Further subsidence of the region and an increase in sea level during the Middle Pliensbachian led to a widening of the depositional area and the deposition of claystones and siltstones above bed Ju12, associated with the first major marine incursion within the basin which extended as far south as approximately 64° N (Fig. I.3.5). These clays, up to 50 m thick, are regionally distributed and form a reliable seal to bed Ju12.

Deposits south of this latitude are mainly coastal plain and fluvial sandstones and shales on the eastern and southeastern flanks of the basin. The main sediment source areas at this time lay to the southeast, the south (the Kazakhstan and Altai-Sayan uplifts), the northeast (the Taimyr uplift) and possibly along the Yenisei-Khatanga Trough, and to a lesser extent to the west (the Urals).

During the later Pliensbachian and Early Toarcian bed Ju11 (the Sherkala Suite) and its seal, the Togur Member (Fig. I.3.3), were deposited. Further regional subsidence occurred at this time. The sedimentary basin widened, and the area of erosion was reduced. This occurred in steps, from the most basinal areas towards the various basement uplifts, and also towards the western and southern margins of the basin, which at this time were represented by erosional, gently sloping plains, hills and mountains. A substantial southern portion of the basin up to about 63° N formed a low-lying fluviolacustrine plain with an extensive fluvial network, which carried large volumes of clastic material into the marine basin. Some levelling of the topography and a rise in sea level led to the formation of a transitional group of facies on the coastal plain, occasionally inundated by the sea. These facies lay adjacent to the marine basin in the north, and passed southwards into a fluvio-lacustrine plain bounded in the south by the northern slopes of major uplifts such as the Surgut, Nizhnevartovsk, Aleksandrovsk arches and others. Most of the clastic material was deposited on the coastal plain, periodically inundated by the sea, and in the marine basin. The thickest and most homogeneous reservoir sandstones accumulated on the submarine and subaerial parts of deltas, and alsoalong palaeo-channels. Extensive areas between river valleys were occupied by lakes and swamps in which clays and silts accumulated. Alluvial fan and scree sediments accumulated on the slopes of uplifts. Sediment sources were along the southern and locally along the western margins of the basin, and also local basement steps. Further subsidence of the region occurred during the Early Toarcian, with a reduction in the topography. The area of marine deposition extended further southwards, leading to periodic penetration of sea water into central areas of Western Siberia, as demonstrated by the occurrence of microfauna and microphytoplankton in well sections drilled in the Sherkala, Khanty-Mansi, Emangal’sk, Maloagansk, Poikinsk, Yugansk and other areas. The argillaceous and silty sediments of the Togur Member were deposited at this time. They were widespread but pinched out on the slopes of uplifts.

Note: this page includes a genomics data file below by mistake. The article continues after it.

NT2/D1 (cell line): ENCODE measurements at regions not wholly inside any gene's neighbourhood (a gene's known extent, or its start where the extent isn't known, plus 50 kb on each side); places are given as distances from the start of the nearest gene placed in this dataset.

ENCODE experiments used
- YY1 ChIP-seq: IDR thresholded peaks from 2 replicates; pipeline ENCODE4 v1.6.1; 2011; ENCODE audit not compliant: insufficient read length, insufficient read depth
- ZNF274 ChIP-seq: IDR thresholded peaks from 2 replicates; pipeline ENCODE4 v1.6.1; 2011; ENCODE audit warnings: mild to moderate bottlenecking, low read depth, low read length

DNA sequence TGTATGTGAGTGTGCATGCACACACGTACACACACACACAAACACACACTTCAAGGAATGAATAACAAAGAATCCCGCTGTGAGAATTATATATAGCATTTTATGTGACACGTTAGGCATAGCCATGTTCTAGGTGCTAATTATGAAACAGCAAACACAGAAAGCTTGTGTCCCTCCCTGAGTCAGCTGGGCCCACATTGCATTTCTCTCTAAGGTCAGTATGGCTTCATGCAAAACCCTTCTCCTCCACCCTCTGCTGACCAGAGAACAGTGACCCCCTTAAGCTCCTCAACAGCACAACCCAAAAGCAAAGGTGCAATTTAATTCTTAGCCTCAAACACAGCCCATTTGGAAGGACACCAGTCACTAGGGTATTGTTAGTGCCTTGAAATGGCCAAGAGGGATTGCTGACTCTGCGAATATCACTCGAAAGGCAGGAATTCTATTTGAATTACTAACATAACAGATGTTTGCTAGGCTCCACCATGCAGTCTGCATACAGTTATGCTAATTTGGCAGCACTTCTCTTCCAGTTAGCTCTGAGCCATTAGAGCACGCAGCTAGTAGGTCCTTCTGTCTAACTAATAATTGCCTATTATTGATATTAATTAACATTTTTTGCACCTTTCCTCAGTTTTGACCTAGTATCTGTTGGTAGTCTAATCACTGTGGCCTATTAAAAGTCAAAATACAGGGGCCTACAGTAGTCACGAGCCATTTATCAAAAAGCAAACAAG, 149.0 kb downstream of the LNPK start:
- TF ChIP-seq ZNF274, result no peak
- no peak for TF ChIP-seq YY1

During the Middle and Late Toarcian, bed Ju10 (Gorelaya/Khudoseevsk Suite) and its argillaceous cap rock (the Radomsk Sub-Suite) were deposited during further regional subsidence (Fig. I.3.3; I.3.6). The area of erosion was sharply reduced. Several remnant erosional “islands” remained in central parts of the region: the Verkhnelyaminsk, Gorshkovsk, Konitlorsk and other areas. The areas of erosion within the Krasnoleninsk and Surgut arches were considerably reduced, as they were over the Nizhnevartovsk, Aleksandrovsk, Parabel’sk and other palaeo-highs on which erosional processes had earlier prevailed. The depositional area extended considerably to the west and south. Depositional environments altered quite abruptly, following the further marine transgression, causing another southward spread of the area of marine deposition, and also a widespread development of the transitional coastal plain facies. Deposition occurred on a fluvio-lacustrine plain, a lowland depositional plain with a varying sedimentary environment, a coastal plain occasionally inundated by the sea and a marine basin. Floral and spore-and-pollen analyses indicate that the climate throughout the Early Jurassic was warm and humid. Pine forests grew in upland areas, with a variety of ferns in the lowlands. A humid climate is also indicated by the dominantly kaolinitic nature of clays. During the Late Toarcian (during formation of the Radomsk Sub-Suite), further regional subsidence, with blanketing of topography, occurred. Renewed marine transgression caused periodic penetration of the sea not only into central but also into southern parts of Western Siberia, as demonstrated by the occurrence of microfauna and microphytoplankton in well sections. The argillaceous and silty deposits of the Radomsk Sub-Suite covered a wide area but pinched out on the slopes of palaeo-highs. This unit forms a reliable seal to bed Ju10.